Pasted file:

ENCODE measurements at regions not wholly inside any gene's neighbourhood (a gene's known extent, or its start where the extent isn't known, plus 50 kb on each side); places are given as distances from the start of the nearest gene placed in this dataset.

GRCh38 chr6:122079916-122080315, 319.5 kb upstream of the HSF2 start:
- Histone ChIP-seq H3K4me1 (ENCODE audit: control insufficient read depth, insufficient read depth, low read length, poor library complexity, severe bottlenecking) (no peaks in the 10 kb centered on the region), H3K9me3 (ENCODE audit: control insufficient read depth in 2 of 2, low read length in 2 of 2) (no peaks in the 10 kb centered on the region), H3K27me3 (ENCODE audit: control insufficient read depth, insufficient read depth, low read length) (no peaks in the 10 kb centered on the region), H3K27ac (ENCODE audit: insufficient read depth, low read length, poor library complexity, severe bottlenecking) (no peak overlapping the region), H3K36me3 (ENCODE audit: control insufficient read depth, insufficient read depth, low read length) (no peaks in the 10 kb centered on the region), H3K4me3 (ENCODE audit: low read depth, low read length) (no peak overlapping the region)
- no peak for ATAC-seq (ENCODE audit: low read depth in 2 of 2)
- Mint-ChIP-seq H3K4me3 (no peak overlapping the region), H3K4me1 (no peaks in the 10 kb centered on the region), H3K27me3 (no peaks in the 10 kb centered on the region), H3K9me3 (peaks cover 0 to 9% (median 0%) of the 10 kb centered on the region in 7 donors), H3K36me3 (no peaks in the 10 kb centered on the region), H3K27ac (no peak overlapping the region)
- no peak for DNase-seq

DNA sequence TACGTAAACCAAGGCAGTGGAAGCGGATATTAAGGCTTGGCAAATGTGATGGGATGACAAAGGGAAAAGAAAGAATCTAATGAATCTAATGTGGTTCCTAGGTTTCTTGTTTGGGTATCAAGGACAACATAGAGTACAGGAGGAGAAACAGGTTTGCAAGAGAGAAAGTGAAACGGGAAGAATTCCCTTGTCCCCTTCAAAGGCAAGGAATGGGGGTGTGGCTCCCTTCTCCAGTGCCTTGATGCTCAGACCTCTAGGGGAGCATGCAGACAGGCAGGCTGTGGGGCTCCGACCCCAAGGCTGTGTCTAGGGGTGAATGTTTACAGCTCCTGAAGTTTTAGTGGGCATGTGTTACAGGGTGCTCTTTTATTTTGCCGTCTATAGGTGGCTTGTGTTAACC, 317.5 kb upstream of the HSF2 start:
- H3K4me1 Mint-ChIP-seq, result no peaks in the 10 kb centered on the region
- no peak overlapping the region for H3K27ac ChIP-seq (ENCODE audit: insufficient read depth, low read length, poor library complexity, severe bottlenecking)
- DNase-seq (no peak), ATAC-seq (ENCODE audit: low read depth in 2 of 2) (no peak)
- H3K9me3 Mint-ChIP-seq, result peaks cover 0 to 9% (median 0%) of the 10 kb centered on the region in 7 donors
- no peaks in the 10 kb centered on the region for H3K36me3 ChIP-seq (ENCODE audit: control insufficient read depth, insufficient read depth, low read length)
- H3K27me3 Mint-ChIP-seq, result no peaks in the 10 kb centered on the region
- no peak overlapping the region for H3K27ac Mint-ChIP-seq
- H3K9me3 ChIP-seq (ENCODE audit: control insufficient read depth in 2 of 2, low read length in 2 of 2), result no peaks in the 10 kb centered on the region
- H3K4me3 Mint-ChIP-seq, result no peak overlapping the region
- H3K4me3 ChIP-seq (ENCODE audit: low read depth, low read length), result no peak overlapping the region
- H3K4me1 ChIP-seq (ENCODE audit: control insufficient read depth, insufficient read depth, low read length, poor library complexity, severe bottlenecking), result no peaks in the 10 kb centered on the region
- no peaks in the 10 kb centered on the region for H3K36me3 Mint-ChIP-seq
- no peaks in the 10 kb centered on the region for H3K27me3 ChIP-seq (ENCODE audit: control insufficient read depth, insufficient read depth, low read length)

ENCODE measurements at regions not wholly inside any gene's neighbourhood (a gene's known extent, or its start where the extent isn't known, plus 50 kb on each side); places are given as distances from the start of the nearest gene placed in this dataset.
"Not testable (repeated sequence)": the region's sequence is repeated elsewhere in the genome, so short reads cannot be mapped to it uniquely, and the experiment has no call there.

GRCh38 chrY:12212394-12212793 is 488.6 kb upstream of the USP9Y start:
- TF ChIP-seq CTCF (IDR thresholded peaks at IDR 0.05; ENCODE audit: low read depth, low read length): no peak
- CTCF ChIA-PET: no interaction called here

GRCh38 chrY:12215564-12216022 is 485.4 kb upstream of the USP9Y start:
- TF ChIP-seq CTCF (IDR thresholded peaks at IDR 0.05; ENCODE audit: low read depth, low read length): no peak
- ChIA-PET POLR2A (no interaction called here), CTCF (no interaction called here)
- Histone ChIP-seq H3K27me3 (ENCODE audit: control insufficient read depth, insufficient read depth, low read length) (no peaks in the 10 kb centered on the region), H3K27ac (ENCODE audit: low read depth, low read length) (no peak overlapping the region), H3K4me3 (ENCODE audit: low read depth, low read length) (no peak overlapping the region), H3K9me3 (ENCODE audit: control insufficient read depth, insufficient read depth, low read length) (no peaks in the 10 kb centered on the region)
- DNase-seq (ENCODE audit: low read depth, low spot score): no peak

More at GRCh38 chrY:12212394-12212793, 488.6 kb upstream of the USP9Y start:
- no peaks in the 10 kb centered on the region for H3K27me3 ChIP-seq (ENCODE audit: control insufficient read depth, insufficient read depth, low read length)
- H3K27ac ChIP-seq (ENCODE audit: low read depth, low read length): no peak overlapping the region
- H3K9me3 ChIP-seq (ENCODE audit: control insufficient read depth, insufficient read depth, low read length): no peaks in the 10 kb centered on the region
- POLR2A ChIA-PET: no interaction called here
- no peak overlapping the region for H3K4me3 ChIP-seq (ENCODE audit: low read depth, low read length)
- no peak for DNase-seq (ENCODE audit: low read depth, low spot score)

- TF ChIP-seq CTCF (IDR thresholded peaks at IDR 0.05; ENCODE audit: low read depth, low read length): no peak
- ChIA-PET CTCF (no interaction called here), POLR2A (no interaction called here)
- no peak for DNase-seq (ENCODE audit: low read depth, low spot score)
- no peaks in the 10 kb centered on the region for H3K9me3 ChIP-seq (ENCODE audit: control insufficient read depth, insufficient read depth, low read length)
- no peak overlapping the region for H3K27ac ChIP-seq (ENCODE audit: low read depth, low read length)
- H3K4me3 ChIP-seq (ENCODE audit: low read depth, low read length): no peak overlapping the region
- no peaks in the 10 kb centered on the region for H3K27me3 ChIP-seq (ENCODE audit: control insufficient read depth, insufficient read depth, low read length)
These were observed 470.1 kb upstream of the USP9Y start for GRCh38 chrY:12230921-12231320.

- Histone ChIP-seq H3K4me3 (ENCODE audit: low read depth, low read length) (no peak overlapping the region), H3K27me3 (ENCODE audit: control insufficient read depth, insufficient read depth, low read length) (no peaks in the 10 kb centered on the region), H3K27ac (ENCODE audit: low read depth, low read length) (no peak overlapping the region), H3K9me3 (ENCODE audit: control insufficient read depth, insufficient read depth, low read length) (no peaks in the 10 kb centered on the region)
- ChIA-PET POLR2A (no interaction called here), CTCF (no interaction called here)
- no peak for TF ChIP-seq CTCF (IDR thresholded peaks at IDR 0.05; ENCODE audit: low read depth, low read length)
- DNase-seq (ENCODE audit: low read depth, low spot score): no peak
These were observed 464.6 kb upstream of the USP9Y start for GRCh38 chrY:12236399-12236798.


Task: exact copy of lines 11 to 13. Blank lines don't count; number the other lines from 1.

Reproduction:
- H3K9me3 Mint-ChIP-seq, result peaks cover 0 to 9% (median 0%) of the 10 kb centered on the region in 7 donors
- no peaks in the 10 kb centered on the region for H3K36me3 ChIP-seq (ENCODE audit: control insufficient read depth, insufficient read depth, low read length)
- H3K27me3 Mint-ChIP-seq, result no peaks in the 10 kb centered on the region